Ghost Story: A Guide

Amy Bilodeau

Use second person so the reader is fully immersed. Think of your worst ex. Not the one who refused to clean toilets and accused your little brother of stealing his pot, but the one who slept with your best friend and called your mom an infamous whore—he loved the word infamous. Imagine him dead. It doesn’t matter how he died. Maybe poisoned by your ex-best friend when she realized he didn’t really own the horse he seduced her with, letting her ride it around the field behind your old house. Now make it a winter evening at the public library, with gray light bathing the shelves of dusty books and the homeless man sitting in the blue chair by the window. Mention how quiet it is with no one left but the willowy librarian in lilac glasses and a loose-knit homemade sweater and the homeless man drumming his fingers on his knees and nodding in the blue chair. Make it eerie and beautiful as an abandoned old church with stained glass windows. The reader likes pretty and eerie. Mention that your ex-boyfriend’s favorite book was The Turn of the Screw. Or maybe this was a lie he told to impress you, to seem literary and deep, like the horse facts he rattled off charmingly to your ex-best friend when he wanted to get in her pants. Have the reader stand in a deserted aisle between Ja-Ju and Ju-Ki, where the silence feels heavy and ominous, so it seems as if something is always about to round the corner and grab them. Wind the clock forward to closing time. The librarian’s sensible shoes thud softly on the floor as she gently encourages the homeless man toward the automatic doors, handing him the apple she didn’t eat at lunch. She locks the doors behind them. The library is empty and dark. Just the silent stacks and what little moonlight reaches books Ja-Ki. Moonlight is useful here, being both lovely and haunting, if a bit cliché. Let the reader realize they have stood in the quiet rows of books too long. It is too late to get out; they are completely alone. Then give the reader a moment to become aware that they are not actually alone. Your ex-boyfriend is there, disembodied at first, just a soft moaning seeping between the shelves and brushing the back of the reader’s bare neck. Then he is there as light, as the luminous almost-face and blurred form you saw in a scary movie as a child, his diaphanous hair intentionally mussed, as it was in life. Make him hover and drift slowly closer and closer, moaning softly and now reaching out, pale translucent fingers extended. Make him reach and drift until he is just before the face of the frozen, panicked reader, until he is reaching around, groaning and nudging the reader out of the way with his now nearly-corporeal limbs, until his spectral fingers are touching the dark binding of Henry James, though he is not quite solid enough to grasp it, and you and the reader both realize that he only wanted his favorite book, to read it one more time. And the fact that he didn’t lie about this makes you suddenly forgive him for sleeping with your best friend, for calling your mom an infamous whore. You are almost sorry that he was poisoned for rattling off false facts about your old neighbor’s horse. You are almost sorry you made him your ghost.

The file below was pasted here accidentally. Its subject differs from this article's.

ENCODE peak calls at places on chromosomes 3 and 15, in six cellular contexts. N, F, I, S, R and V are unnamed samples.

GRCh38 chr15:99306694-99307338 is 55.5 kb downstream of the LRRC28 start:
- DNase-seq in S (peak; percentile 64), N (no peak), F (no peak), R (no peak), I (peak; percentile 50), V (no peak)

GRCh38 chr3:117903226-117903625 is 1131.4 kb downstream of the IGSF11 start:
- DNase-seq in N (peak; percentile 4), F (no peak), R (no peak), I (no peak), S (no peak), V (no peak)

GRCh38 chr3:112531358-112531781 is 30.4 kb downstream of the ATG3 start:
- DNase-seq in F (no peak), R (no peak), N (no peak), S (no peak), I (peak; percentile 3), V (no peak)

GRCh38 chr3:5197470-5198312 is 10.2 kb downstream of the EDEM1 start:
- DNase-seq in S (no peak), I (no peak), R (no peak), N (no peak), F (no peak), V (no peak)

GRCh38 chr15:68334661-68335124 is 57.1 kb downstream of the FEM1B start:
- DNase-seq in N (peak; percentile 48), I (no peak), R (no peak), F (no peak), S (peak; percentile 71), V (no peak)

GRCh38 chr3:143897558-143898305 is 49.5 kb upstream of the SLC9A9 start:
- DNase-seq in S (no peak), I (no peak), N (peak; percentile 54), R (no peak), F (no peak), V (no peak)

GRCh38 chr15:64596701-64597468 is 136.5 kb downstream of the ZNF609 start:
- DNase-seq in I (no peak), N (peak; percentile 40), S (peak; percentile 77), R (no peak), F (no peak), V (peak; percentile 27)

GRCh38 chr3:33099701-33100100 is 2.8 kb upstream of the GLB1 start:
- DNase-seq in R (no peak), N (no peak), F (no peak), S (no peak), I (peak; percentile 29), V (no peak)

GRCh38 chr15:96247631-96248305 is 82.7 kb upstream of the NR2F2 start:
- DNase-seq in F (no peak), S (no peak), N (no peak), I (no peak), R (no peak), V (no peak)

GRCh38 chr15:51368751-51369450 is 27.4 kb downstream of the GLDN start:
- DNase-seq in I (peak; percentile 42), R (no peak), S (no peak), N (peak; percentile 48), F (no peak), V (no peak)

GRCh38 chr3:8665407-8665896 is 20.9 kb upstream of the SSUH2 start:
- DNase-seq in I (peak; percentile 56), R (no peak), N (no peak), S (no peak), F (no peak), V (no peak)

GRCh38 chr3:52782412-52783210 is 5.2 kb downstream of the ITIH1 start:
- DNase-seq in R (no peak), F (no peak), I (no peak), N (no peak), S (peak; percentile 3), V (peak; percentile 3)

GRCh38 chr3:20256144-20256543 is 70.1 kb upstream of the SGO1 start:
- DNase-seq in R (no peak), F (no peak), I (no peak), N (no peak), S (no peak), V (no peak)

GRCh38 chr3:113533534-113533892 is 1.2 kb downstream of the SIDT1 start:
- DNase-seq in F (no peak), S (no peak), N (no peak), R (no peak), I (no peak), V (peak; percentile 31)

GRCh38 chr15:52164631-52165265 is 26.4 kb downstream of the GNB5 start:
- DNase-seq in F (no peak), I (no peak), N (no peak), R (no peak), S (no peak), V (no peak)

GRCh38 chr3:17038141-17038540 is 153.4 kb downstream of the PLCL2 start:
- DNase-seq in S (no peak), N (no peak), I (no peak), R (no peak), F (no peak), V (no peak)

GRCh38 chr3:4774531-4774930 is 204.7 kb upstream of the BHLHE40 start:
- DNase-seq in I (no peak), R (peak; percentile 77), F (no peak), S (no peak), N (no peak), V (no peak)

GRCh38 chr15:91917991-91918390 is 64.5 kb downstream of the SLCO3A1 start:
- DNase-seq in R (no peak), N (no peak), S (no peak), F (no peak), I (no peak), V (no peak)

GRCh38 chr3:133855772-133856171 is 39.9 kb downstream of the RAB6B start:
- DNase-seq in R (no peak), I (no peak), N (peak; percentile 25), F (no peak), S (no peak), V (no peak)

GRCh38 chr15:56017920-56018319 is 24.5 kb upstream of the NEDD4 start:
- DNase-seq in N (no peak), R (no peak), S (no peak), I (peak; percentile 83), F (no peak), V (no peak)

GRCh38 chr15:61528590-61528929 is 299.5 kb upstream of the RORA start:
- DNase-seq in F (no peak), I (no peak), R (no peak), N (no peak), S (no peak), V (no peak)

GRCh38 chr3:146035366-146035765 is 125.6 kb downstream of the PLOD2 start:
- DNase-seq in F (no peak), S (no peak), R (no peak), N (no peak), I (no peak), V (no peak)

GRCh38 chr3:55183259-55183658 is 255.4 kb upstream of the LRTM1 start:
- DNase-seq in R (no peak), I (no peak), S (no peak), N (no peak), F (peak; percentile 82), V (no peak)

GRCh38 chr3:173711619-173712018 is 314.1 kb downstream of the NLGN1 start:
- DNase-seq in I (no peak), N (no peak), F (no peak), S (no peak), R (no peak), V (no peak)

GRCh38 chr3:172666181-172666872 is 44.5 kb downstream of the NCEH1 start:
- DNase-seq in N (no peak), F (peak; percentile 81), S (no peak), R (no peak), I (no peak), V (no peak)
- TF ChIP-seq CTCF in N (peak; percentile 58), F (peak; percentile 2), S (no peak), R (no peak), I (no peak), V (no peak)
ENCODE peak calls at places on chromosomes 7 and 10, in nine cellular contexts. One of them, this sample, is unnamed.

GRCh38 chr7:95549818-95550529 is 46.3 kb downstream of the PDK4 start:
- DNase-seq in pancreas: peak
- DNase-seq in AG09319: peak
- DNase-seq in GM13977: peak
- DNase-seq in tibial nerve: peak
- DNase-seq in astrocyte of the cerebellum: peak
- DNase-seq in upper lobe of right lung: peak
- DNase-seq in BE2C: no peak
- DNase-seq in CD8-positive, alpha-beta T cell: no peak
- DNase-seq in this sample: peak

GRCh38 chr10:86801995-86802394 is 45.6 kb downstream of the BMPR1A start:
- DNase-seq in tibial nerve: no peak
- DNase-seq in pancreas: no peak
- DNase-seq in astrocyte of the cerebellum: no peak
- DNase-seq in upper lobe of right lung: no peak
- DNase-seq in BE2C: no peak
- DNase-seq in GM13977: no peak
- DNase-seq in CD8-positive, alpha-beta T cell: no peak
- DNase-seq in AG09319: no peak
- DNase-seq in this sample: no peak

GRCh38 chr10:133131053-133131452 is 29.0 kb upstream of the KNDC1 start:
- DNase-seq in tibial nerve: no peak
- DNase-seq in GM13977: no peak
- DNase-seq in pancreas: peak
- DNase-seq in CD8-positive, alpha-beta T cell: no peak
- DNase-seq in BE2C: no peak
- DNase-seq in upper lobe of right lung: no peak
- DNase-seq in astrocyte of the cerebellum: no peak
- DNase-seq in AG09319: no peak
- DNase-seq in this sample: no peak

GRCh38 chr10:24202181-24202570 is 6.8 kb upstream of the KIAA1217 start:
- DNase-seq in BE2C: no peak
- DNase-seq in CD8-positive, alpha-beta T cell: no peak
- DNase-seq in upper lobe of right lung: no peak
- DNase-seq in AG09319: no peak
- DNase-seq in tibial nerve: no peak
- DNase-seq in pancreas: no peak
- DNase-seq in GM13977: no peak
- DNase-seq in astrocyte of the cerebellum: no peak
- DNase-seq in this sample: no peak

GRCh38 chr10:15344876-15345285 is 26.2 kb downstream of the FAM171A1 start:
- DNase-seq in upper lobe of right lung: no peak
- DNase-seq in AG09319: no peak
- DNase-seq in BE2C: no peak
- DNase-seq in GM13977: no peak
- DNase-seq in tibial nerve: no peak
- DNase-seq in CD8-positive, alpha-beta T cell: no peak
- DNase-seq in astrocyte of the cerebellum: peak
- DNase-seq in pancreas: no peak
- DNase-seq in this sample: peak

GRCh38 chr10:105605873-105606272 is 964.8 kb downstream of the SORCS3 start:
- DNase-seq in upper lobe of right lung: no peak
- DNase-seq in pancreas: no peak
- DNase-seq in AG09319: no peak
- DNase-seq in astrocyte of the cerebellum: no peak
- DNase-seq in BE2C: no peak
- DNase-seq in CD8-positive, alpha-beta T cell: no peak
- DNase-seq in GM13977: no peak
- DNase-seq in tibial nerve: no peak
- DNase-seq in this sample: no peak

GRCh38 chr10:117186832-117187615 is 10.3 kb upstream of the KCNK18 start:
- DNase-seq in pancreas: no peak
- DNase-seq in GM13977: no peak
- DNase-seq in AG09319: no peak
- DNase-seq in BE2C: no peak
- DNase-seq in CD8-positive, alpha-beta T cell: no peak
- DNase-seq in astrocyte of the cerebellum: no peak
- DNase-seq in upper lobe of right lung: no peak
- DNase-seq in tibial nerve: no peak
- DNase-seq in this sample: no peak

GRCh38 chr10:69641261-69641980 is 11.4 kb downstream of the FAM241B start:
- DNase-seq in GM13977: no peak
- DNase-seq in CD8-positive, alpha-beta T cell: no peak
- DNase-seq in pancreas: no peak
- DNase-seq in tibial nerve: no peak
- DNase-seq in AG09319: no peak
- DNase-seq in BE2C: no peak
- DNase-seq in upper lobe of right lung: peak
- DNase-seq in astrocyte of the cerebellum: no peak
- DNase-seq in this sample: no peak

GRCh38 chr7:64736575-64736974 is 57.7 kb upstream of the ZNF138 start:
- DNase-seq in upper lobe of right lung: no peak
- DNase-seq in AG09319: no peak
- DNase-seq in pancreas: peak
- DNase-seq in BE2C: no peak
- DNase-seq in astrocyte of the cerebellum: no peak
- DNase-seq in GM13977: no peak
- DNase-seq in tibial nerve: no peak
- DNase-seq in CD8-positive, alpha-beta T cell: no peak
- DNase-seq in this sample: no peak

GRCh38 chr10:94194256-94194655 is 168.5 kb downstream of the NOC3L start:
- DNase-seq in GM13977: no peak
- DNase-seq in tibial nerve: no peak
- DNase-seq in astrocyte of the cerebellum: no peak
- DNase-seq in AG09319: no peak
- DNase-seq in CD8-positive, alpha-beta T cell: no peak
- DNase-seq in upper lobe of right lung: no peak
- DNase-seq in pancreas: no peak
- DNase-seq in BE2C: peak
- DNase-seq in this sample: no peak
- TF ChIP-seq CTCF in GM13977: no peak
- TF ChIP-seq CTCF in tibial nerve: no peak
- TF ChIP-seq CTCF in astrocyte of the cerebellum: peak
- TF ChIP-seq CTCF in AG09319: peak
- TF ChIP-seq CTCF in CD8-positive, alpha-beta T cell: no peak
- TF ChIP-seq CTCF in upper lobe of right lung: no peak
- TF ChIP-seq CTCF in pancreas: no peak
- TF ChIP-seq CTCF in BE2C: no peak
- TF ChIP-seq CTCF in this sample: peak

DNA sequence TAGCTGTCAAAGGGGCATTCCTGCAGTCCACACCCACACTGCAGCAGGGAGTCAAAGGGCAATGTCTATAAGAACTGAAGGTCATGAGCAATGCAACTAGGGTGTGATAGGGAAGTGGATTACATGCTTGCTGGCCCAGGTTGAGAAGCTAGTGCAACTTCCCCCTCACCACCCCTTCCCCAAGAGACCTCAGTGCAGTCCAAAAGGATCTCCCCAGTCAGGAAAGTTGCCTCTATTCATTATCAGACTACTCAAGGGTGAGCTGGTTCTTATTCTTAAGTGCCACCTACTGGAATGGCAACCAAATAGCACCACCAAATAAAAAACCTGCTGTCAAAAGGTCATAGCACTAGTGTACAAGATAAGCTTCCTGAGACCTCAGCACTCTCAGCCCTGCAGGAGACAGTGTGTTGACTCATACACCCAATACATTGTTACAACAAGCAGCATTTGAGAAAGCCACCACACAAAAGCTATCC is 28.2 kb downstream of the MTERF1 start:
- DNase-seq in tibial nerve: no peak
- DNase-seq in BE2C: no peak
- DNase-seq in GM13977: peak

Amy Bilodeau’s work has appeared in Sweet and Pacific Review. She lives and writes in Bloomington, Indiana.

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